What is the Nigerian Army still doing on the streets of Jos?

Where is the Nigeria Police: A student from the University of Jos, North-Central Nigeria has narrated to the story of what he witnessed in the last religious riots in Jos. He also claimed the Nigerian army still stationed in Jos Township have been harassing and killing their students. When I called him back he simply asked me, “but is it fair for the army to be in our place and not in their place”?

The student said he saw the army kill 3boys and 1 girl at close 2 Etobaba streets, and his roommate was stabbed. He also said the riots must have been sparked for political reasons. (See the unedited conversation ensued between us below)

The problem is this, since the beginning of the Jos religious riots; the Nigerian army was deployed to maintain the peace. But Plateau citizens have condemned the military personnel as being part of the problem.

The chief of Army staff, Lt. Gen. Abdulrahman Danbazau, confirmed accounts that some residents had been dragged out of their homes and shot by men dressed in what appeared to be army uniforms. He said five of the suspects arrested were dressed in khaki army-style uniforms and claimed to be police officers, though only one of the five men could provide police identification.

Muslims and Christians fought with each other for several days in January.

The official death toll was given by police as 326 – although other estimates are much higher, with Muslim officials saying that 364 Muslims were killed.

Christian leaders have not yet confirmed a death toll – although earlier estimates said around 65 Christians had died.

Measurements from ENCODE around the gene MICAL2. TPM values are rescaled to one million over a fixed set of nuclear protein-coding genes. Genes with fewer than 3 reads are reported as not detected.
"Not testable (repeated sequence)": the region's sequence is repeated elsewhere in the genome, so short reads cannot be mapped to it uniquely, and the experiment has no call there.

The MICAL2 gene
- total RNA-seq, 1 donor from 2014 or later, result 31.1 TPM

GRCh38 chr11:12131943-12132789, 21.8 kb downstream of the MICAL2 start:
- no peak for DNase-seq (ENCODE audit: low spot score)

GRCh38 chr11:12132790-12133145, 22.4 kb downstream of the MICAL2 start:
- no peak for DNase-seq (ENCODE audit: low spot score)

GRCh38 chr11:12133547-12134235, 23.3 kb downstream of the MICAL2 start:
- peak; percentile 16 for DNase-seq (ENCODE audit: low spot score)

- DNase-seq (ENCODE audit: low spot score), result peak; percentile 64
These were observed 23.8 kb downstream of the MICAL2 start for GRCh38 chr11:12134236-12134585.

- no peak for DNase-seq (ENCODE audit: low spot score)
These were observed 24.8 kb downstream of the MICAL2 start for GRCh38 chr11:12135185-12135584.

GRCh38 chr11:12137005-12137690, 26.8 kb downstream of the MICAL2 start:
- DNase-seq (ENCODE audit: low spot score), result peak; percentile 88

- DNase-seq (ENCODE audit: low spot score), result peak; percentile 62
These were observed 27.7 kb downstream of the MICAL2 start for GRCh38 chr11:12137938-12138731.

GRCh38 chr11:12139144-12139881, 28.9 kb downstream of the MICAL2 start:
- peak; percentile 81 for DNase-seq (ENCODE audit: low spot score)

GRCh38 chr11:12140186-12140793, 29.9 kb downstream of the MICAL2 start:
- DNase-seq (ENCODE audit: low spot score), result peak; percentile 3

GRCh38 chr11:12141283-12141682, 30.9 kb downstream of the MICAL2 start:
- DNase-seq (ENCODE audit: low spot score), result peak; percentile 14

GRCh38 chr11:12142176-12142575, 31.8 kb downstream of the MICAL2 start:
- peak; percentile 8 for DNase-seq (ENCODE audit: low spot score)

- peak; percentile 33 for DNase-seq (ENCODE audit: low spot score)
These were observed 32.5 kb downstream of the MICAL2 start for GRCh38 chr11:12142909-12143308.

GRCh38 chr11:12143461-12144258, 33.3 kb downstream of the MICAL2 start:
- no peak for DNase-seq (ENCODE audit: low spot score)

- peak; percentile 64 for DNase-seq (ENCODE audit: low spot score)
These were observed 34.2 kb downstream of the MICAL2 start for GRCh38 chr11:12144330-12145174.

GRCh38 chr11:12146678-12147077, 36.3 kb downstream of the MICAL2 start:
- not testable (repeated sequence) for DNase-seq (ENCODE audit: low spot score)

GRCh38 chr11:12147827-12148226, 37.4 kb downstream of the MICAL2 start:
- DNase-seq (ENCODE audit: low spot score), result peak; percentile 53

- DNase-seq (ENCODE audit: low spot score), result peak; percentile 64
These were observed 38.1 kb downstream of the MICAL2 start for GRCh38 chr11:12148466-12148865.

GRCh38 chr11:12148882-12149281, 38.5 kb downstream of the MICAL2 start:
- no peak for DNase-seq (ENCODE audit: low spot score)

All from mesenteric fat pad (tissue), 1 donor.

More than 300 people have been arrested.

The following unedited conversation ensued between us:

Student: hello

Elombah: hi

Student: how is work?

Elombah: kool, did u actually witness the Jos Riots?

Student: I was there, when the whole thing stated

Elombah: really? Too bad… who started it….Muslims or Christians?

Student:  it was on Sunday when we were coming back 4rm church

Elombah: ok, so the Muslims started it?

Student:  yep

Elombah:  what was their main grouse this time?

Student: we don’t know; i think it must have been there god fathers

Elombah: but why? Why would someone start burning houses without a cause?

Student: honestly I wonder

Elombah: but more of the Muslims were killed?

Student: yep, but they burned our houses

Elombah: they are very silly

Student: You are right

Student: they were having guns

Elombah: Christians have guns?

Student: no, if we had it would have been too bloody, but d military men were against us

Elombah: you should buy guns…Igbo’s in Kano bought guns and the riots ended

Student: yep, but the gun men seized some from our guys

Elombah: by whom?

Student: how do u mean

Elombah: who seized your guns?

Student: the military men

Elombah: the army? Why?

Student: yep, I don’t know

Elombah: that your governor, is he weak?

Student: may be

Elombah: he should be tough like Makarfi

Student: but is it fair for the army to be in our place and not in their place?

Elombah: nope, is the army still there?

Student: yep

Elombah: no way

Student: I am telling you the truth

Elombah: I’ll find out why?

Student: please do, they killed our students, I mean the armies

Elombah: students of which school?

Student: of my school, university of Jos

Elombah: how many?

Student: the once I saw 3boys, 1 girl

Elombah: can you recall the date they were killed?

Students: on Tuesday, last week

Elombah: where, I mean, the exact location they were killed?

Student: close 2 Etobaba streets; I was there, when we were running 4 our lives

Elombah: ok, please, what local government area in Jos is still occupied by the army?

Student: at Terminus, Bauchi road & Etobaba, the once I know of

Elombah: and these are areas where Christians live?

Student: yep, I wish u were there

Elombah: do they harass people?

Student: of course yes, on that day I cried so badly

Elombah: some say they sent only Muslim soldiers, is this true?

Student: very true, they caught some

Elombah: how do u mean, they cut some?

Student: the armies cut some fake Muslim soldiers

Elombah: really? What they did do to them?

Student: that I don’t know